Technology / Decision making: 5 potential AI risks and how to avoid them

Decision making: 5 potential AI risks and how to avoid them

Fearful of missing the tech zeitgeist, companies are fast investing in artificial intelligence. However, is AI necessarily the answer for your business? We talk to tech experts highlight the potential risks to consider which range from design, data security, decision bias, misguided shareholders and the skills’ gap within your team.

Gender and cultural bias

“92 per cent of AI is designed by white, straight males, therefore inclusion and diversity might not be taken into consideration. This is a fundamental flaw in the design. Imagine that you are using AI in retail and your objective is to understand the consumers better. Consumers could be female, male, old, young, wealthy, poor, wasteful or thrifty. They may even follow a religious diet or a healthy one. They all think differently, prioritise different product features and have their own decision-making process. The design should reflect this pluralism.” Bretton Putter, founder of Culture Gene

Unsecure data

“Depending on the terms of service of the platform you are using, be wary that the service provider might have access to your data. Don’t cut corners when it comes to security.” Sanford Dickert, CEO at OWLR Technologies

Getting distracted by flashy new technology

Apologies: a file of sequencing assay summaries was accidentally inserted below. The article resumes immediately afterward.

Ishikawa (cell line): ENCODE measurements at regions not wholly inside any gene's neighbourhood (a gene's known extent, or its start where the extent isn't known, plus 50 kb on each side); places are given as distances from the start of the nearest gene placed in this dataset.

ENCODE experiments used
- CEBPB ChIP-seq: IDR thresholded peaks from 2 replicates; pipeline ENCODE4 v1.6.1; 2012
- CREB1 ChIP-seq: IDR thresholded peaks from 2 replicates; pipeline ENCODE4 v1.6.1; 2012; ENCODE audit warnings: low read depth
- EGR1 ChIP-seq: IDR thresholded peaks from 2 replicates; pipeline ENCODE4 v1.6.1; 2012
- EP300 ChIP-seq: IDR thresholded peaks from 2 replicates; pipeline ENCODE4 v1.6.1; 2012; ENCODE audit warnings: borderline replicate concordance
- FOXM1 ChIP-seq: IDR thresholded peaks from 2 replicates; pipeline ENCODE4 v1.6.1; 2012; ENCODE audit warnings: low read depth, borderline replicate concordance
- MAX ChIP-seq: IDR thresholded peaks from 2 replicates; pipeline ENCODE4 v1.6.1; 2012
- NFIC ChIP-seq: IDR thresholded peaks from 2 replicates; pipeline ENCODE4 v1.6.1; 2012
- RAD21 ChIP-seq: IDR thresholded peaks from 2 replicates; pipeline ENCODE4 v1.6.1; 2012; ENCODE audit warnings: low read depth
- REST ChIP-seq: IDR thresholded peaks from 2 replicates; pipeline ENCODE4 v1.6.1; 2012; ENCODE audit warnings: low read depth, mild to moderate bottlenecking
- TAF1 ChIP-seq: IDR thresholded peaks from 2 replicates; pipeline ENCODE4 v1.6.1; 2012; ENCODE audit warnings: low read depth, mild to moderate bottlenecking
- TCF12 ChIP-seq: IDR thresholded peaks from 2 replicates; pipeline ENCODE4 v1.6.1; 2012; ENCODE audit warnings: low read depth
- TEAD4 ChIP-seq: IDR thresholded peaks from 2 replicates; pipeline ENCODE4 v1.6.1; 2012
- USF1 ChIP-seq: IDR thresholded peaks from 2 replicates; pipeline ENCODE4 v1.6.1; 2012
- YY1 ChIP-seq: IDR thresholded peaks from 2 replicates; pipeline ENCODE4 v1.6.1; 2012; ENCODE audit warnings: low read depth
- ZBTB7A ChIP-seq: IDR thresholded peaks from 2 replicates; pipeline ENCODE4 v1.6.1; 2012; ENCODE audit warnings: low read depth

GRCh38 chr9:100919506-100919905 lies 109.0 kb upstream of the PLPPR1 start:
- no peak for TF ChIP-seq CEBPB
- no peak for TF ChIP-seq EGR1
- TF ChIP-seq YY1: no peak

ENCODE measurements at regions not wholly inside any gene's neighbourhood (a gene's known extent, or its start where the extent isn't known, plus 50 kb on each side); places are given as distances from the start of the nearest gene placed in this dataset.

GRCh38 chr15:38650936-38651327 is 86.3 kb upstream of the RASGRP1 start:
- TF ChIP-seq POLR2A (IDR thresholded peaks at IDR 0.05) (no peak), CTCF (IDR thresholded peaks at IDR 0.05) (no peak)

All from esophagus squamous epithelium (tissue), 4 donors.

“Are you trying to impress an audience today or become the long-term game-changer? AI is a buzzword, just like big data and machine learning. Spectacular digital interfaces and flashing lights in a server room are great words for marketing video scripts and strong images for commercials, but even the best impression does not take longer than a few days to fade away.

“See it like hiring a senior manager or a consultant. You would run multiple rounds of interviews, look into the professional background of the candidates and consider their appointment seriously, so that you know how they take you to the next level of business evolution. The same strategy should be applied when implementing new technology.” Sanford Dickert

Placing too much stock in shareholder opinions

“Shareholders are humans too. They may fall in love with flashy technology, or they may dislike it; they may put pressure on the board to invest, or they may tighten the budget and stand in the way of innovation. Do not try to please the shareholders if you know that their approach to implementing AI is misguided. The cliché is true: put the customer first – this is your North Star. Once you know which direction you need to take the business you will know what you need from AI.” Sanford Dickert

Implementing AI where you are already strong

“Take a look at the skills gap and the weaknesses in your organisation. Try to explore the opportunities offered by AI in these areas.” Andy Scott, Founding Partner @7pcventures

by Anna Delaney


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